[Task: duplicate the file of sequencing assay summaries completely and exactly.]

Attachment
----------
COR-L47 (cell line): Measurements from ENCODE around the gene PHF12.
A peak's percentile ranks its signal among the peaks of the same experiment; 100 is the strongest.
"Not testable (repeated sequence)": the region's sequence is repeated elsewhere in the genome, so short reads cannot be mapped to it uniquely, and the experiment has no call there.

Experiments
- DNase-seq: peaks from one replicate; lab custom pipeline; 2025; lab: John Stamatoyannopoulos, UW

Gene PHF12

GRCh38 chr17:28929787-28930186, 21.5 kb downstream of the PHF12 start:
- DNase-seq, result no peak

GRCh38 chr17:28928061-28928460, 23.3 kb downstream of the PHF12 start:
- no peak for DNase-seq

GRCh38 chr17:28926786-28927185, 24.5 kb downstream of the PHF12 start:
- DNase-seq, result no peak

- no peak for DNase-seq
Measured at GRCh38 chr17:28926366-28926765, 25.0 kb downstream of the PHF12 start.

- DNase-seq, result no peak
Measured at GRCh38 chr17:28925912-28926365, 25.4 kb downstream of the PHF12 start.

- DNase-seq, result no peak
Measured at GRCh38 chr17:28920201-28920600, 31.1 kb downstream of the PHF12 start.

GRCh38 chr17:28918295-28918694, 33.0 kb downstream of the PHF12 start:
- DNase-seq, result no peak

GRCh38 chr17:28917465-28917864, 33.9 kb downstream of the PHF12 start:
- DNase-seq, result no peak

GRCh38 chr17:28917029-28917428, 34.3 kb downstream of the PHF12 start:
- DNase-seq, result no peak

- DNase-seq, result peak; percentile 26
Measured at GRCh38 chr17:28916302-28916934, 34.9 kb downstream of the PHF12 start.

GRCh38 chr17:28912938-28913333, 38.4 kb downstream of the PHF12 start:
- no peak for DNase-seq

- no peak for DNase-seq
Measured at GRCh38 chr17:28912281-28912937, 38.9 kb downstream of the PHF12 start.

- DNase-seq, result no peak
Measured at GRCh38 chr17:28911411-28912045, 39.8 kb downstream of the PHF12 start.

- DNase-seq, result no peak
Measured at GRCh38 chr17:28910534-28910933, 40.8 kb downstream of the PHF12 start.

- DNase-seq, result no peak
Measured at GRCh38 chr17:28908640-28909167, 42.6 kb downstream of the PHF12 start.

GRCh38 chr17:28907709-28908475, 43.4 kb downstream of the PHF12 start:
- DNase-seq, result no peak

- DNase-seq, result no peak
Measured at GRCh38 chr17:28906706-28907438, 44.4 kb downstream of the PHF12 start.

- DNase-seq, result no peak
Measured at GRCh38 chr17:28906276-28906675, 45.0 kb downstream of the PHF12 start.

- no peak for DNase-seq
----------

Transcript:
COR-L47 (cell line): Measurements from ENCODE around the gene PHF12.
A peak's percentile ranks its signal among the peaks of the same experiment; 100 is the strongest.
"Not testable (repeated sequence)": the region's sequence is repeated elsewhere in the genome, so short reads cannot be mapped to it uniquely, and the experiment has no call there.

Experiments
- DNase-seq: peaks from one replicate; lab custom pipeline; 2025; lab: John Stamatoyannopoulos, UW

Gene PHF12

GRCh38 chr17:28929787-28930186, 21.5 kb downstream of the PHF12 start:
- DNase-seq, result no peak

GRCh38 chr17:28928061-28928460, 23.3 kb downstream of the PHF12 start:
- no peak for DNase-seq

GRCh38 chr17:28926786-28927185, 24.5 kb downstream of the PHF12 start:
- DNase-seq, result no peak

- no peak for DNase-seq
Measured at GRCh38 chr17:28926366-28926765, 25.0 kb downstream of the PHF12 start.

- DNase-seq, result no peak
Measured at GRCh38 chr17:28925912-28926365, 25.4 kb downstream of the PHF12 start.

- DNase-seq, result no peak
Measured at GRCh38 chr17:28920201-28920600, 31.1 kb downstream of the PHF12 start.

GRCh38 chr17:28918295-28918694, 33.0 kb downstream of the PHF12 start:
- DNase-seq, result no peak

GRCh38 chr17:28917465-28917864, 33.9 kb downstream of the PHF12 start:
- DNase-seq, result no peak

GRCh38 chr17:28917029-28917428, 34.3 kb downstream of the PHF12 start:
- DNase-seq, result no peak

- DNase-seq, result peak; percentile 26
Measured at GRCh38 chr17:28916302-28916934, 34.9 kb downstream of the PHF12 start.

GRCh38 chr17:28912938-28913333, 38.4 kb downstream of the PHF12 start:
- no peak for DNase-seq

- no peak for DNase-seq
Measured at GRCh38 chr17:28912281-28912937, 38.9 kb downstream of the PHF12 start.

- DNase-seq, result no peak
Measured at GRCh38 chr17:28911411-28912045, 39.8 kb downstream of the PHF12 start.

- DNase-seq, result no peak
Measured at GRCh38 chr17:28910534-28910933, 40.8 kb downstream of the PHF12 start.

- DNase-seq, result no peak
Measured at GRCh38 chr17:28908640-28909167, 42.6 kb downstream of the PHF12 start.

GRCh38 chr17:28907709-28908475, 43.4 kb downstream of the PHF12 start:
- DNase-seq, result no peak

- DNase-seq, result no peak
Measured at GRCh38 chr17:28906706-28907438, 44.4 kb downstream of the PHF12 start.

- DNase-seq, result no peak
Measured at GRCh38 chr17:28906276-28906675, 45.0 kb downstream of the PHF12 start.

- no peak for DNase-seq